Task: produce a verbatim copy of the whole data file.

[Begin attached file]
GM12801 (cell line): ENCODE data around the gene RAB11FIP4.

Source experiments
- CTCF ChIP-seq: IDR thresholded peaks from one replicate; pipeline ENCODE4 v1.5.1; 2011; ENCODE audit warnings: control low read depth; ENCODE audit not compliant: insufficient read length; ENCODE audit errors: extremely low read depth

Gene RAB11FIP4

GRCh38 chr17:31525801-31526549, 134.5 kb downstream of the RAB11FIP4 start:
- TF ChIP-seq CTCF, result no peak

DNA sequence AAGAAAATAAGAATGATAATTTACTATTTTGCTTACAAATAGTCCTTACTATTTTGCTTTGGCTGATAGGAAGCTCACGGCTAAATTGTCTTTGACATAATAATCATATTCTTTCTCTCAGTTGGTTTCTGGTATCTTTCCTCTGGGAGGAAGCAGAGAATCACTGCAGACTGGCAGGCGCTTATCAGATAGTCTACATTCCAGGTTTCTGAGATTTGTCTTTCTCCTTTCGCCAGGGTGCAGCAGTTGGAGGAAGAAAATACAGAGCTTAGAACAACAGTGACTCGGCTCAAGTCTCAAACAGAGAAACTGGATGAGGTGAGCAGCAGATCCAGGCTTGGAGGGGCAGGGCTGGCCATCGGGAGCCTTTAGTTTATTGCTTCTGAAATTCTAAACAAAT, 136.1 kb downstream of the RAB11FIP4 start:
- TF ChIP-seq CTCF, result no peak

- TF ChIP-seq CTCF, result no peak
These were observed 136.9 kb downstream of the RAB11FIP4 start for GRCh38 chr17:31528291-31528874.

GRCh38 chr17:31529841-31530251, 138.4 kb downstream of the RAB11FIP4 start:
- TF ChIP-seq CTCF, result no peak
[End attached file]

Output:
GM12801 (cell line): ENCODE data around the gene RAB11FIP4.

Source experiments
- CTCF ChIP-seq: IDR thresholded peaks from one replicate; pipeline ENCODE4 v1.5.1; 2011; ENCODE audit warnings: control low read depth; ENCODE audit not compliant: insufficient read length; ENCODE audit errors: extremely low read depth

Gene RAB11FIP4

GRCh38 chr17:31525801-31526549, 134.5 kb downstream of the RAB11FIP4 start:
- TF ChIP-seq CTCF, result no peak

DNA sequence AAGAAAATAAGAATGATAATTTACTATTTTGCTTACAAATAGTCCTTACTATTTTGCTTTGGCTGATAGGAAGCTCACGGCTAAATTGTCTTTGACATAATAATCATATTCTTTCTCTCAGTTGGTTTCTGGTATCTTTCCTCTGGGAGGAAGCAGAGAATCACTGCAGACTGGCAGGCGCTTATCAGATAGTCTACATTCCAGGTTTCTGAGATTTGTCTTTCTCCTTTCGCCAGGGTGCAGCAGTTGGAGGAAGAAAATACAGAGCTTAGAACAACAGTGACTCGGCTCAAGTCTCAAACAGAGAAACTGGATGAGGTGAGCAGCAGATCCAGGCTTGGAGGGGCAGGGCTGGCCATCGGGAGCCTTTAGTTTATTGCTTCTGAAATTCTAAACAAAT, 136.1 kb downstream of the RAB11FIP4 start:
- TF ChIP-seq CTCF, result no peak

- TF ChIP-seq CTCF, result no peak
These were observed 136.9 kb downstream of the RAB11FIP4 start for GRCh38 chr17:31528291-31528874.

GRCh38 chr17:31529841-31530251, 138.4 kb downstream of the RAB11FIP4 start:
- TF ChIP-seq CTCF, result no peak